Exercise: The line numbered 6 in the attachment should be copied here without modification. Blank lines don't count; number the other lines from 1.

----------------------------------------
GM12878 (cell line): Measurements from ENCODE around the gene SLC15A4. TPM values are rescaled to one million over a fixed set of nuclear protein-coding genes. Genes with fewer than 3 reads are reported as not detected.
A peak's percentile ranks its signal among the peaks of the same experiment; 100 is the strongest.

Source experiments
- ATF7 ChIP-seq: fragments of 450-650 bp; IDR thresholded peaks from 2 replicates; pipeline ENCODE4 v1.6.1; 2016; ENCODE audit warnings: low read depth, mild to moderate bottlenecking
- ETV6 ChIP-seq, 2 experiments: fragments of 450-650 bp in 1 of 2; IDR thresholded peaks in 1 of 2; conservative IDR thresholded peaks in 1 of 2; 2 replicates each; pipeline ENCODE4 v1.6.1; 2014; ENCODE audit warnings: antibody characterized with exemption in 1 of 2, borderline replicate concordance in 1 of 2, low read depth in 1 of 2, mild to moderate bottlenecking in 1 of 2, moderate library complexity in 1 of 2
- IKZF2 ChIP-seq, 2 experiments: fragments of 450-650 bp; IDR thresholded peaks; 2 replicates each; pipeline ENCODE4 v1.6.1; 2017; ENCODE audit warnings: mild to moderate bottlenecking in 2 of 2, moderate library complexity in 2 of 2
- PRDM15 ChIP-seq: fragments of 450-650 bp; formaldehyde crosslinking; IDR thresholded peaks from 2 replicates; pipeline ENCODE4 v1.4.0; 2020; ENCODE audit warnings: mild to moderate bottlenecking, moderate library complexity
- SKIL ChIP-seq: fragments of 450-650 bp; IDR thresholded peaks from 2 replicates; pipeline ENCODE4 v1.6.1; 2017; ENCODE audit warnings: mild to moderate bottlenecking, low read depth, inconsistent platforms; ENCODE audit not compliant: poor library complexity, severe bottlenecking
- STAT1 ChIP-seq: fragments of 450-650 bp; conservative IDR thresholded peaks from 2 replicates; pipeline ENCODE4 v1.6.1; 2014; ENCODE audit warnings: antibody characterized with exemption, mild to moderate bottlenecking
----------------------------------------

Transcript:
- IKZF2 ChIP-seq, 2 experiments: fragments of 450-650 bp; IDR thresholded peaks; 2 replicates each; pipeline ENCODE4 v1.6.1; 2017; ENCODE audit warnings: mild to moderate bottlenecking in 2 of 2, moderate library complexity in 2 of 2